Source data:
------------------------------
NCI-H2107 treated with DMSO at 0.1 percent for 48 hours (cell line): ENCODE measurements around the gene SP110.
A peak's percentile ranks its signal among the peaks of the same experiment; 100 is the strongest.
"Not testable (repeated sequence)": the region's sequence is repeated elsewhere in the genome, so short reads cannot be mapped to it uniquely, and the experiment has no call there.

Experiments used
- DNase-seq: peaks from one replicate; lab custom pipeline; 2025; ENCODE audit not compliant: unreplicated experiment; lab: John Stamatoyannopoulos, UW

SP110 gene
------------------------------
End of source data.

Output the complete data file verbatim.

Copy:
NCI-H2107 treated with DMSO at 0.1 percent for 48 hours (cell line): ENCODE measurements around the gene SP110.
A peak's percentile ranks its signal among the peaks of the same experiment; 100 is the strongest.
"Not testable (repeated sequence)": the region's sequence is repeated elsewhere in the genome, so short reads cannot be mapped to it uniquely, and the experiment has no call there.

Experiments used
- DNase-seq: peaks from one replicate; lab custom pipeline; 2025; ENCODE audit not compliant: unreplicated experiment; lab: John Stamatoyannopoulos, UW

SP110 gene